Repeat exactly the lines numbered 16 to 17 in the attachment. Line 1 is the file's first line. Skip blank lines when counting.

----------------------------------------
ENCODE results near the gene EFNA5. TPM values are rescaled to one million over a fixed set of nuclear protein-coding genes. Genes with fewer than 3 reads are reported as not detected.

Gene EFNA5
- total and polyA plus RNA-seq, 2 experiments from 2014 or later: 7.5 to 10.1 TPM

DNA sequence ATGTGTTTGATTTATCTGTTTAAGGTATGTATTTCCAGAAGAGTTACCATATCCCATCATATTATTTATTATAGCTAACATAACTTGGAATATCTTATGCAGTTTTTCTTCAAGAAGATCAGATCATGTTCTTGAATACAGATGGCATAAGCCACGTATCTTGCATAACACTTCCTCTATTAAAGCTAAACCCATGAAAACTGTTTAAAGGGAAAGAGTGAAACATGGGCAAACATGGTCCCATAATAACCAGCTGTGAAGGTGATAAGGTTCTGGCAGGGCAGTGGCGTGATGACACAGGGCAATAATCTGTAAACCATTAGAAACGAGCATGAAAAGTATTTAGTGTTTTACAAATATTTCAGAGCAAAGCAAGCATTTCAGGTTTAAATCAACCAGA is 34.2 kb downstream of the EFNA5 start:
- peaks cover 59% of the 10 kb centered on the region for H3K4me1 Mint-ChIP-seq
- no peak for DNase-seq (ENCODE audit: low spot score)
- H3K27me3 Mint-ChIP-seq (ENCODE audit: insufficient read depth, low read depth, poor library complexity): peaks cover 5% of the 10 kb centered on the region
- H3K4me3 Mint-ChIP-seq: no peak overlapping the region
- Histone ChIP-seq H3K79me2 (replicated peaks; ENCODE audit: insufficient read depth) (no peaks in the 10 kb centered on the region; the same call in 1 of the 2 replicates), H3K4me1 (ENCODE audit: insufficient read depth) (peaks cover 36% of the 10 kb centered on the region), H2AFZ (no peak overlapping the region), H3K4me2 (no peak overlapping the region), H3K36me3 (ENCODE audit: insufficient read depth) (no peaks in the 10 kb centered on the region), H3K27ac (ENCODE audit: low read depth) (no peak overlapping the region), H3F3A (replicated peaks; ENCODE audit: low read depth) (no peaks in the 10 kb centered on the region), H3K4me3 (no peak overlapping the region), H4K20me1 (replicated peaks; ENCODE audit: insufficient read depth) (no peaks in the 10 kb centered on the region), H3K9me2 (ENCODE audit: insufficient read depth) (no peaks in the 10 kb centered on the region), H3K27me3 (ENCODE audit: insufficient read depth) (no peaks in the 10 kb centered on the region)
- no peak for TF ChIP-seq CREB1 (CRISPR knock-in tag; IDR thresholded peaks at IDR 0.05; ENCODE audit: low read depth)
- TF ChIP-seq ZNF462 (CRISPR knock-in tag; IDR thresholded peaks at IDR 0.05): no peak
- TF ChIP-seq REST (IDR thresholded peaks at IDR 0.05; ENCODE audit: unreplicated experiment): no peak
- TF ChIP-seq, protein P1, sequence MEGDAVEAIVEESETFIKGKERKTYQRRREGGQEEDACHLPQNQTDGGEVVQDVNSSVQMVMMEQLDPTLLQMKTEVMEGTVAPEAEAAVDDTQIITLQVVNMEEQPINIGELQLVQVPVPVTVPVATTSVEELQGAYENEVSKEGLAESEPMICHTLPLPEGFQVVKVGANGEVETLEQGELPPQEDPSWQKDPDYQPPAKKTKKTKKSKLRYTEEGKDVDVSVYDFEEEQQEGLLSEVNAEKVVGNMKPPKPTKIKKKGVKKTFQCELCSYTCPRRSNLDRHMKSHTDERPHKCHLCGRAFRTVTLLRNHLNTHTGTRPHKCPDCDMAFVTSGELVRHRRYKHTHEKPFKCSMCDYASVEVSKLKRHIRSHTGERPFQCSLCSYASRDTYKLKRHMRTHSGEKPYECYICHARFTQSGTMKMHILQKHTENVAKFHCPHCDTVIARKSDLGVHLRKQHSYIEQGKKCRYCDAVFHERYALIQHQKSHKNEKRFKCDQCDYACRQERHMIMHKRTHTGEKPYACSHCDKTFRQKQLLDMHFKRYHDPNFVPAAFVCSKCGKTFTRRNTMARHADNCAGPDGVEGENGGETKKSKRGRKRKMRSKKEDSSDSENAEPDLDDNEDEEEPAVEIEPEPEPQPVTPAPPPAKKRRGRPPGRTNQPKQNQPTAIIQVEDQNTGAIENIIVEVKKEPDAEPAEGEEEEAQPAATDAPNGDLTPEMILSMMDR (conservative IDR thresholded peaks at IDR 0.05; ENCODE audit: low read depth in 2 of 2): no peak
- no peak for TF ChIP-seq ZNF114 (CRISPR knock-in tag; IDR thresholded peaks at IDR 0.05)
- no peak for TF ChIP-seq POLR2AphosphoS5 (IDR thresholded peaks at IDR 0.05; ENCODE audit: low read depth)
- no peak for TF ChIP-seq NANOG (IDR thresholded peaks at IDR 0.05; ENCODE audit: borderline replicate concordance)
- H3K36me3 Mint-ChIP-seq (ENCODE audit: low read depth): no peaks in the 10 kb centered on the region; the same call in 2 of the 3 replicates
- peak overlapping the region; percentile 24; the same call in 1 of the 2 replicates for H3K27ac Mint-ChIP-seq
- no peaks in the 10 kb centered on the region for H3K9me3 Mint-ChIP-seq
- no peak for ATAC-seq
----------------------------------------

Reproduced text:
- no peak for TF ChIP-seq NANOG (IDR thresholded peaks at IDR 0.05; ENCODE audit: borderline replicate concordance)
- H3K36me3 Mint-ChIP-seq (ENCODE audit: low read depth): no peaks in the 10 kb centered on the region; the same call in 2 of the 3 replicates